CuraCloud scientists presented Simultaneous Classification and Segmentation of Intracranial Hemorrhage Using a Fully Convolutional Neural Network at the 2020 17th IEEE International Symposium on Biomedical Imaging (ISBI). ISBI is a scientific conference focused on mathematical, algorithmic, and computational aspects of biological and biomedical imaging. Each year, the conference brings together leading imaging scientists and professionals from around the world.
In this blog post, we will provide a brief summary on how our scientists developed and tested a multi-task fully convolutional neural network, ICHNet, for the simultaneous detection, classification, and segmentation of ICH.
Intracranial hemorrhage (ICH) is a critical condition in which bleeding occurs within the cellular tissue and the spaces within the membranes surrounding the brain. When diagnosing ICH, accurate detection, subtype classification, and volume quantification are essential to saving patients’ lives and their subsequent recovery. Previous studies have applied deep learning for ICH analysis, but typically tackle the tasks in a separate manner without utilizing information sharing. Our scientists have proposed a multi-task fully convolutional network, ICHNet, for the simultaneous detection, classification, and segmentation of ICH. It contains a shared encoder to extract features for both classification (cls) and segmentation (seg) tasks, and utilizes a convolutional long short-term memory (ConvLSTM) module to capture the sequential information embedded in consecutive slices. We evaluated the performance of our proposed architecture to demonstrate that it improves the performance of both classification and segmentation tasks compared with single-task and baseline models.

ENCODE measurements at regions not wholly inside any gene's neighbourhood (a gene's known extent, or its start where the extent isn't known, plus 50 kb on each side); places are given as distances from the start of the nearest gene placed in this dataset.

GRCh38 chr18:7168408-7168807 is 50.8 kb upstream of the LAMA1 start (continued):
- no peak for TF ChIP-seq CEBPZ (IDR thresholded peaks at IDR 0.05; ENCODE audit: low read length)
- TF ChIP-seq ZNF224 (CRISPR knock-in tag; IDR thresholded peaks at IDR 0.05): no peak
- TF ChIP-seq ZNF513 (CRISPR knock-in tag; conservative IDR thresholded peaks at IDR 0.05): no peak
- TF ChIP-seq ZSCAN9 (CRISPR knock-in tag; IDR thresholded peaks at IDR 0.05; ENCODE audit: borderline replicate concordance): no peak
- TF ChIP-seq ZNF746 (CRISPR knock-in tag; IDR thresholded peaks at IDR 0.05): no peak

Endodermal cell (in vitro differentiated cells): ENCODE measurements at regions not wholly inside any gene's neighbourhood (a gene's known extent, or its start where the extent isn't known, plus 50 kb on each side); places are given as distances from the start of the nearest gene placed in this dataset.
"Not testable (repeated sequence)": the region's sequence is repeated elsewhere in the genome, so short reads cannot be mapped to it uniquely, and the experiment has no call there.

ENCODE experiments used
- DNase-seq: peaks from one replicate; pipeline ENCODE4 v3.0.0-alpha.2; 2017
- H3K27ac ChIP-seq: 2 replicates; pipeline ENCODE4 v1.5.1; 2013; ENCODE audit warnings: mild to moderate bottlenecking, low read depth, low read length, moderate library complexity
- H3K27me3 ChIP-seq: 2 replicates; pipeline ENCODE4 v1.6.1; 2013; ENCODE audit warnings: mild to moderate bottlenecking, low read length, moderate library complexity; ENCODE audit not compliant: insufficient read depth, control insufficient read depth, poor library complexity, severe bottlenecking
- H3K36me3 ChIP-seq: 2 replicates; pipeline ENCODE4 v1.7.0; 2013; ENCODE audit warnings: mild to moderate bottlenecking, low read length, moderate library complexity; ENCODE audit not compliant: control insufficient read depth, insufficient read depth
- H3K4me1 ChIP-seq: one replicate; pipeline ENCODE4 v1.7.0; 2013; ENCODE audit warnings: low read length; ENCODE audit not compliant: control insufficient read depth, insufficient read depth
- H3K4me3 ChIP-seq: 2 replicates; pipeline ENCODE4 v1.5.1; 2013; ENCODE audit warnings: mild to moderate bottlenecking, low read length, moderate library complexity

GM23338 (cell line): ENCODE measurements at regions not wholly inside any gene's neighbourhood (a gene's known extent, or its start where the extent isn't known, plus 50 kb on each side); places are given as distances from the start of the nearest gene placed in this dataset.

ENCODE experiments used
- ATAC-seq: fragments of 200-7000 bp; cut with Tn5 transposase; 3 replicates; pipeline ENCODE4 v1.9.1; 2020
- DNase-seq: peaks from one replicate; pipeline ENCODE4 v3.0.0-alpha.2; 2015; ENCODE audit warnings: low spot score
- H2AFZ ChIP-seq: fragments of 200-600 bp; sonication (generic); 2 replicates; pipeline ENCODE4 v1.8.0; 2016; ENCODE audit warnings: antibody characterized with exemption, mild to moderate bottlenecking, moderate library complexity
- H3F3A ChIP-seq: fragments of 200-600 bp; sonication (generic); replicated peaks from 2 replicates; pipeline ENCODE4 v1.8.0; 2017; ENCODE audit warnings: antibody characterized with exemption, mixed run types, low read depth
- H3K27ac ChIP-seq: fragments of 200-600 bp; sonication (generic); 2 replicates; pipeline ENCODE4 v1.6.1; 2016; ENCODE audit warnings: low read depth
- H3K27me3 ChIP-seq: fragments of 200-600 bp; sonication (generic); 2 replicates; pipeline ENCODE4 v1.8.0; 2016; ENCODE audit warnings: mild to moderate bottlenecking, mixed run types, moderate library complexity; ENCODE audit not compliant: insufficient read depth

To evaluate the performance of ICHNet, we used a total of 1,176 head CT scans from three participating hospitals, with 581 ICH patients and 595 normal subjects. Our scientists divided the dataset into a random sample of 706 subjects for training, 235 for validation, and 235 for testing. We used five metrics including, accuracy, sensitivity, specificity, F1 score, and area under the curve (AUC) to evaluate models’ performance for the cls tasks, and used dice coefficient as the evaluation metric for the seg task.
Figure 1. Visualizations of ICHNet segmentation results. Red denotes hemorrhages, and green denotes normal brain tissue. 3D ground truth masks (left) and segmentation results (right).
ICHNet generally outperformed the baseline models (3D/2D ResNet18 for cls and 3D U-Net for seg) as well as single-task ICHNet models (ICHNetcls and ICHNetseg) across all metrics. In addition, the single-task ICHNet model’s performance was notably better than the corresponding baseline model, indicating that ConvLSTM module can be a more successful approach in capturing sequential information than directly utilizing 3D convolution. In addition to performance enhancement, our proposed architecture offers more flexibility in practical use due to its compatibility with different levels of annotations.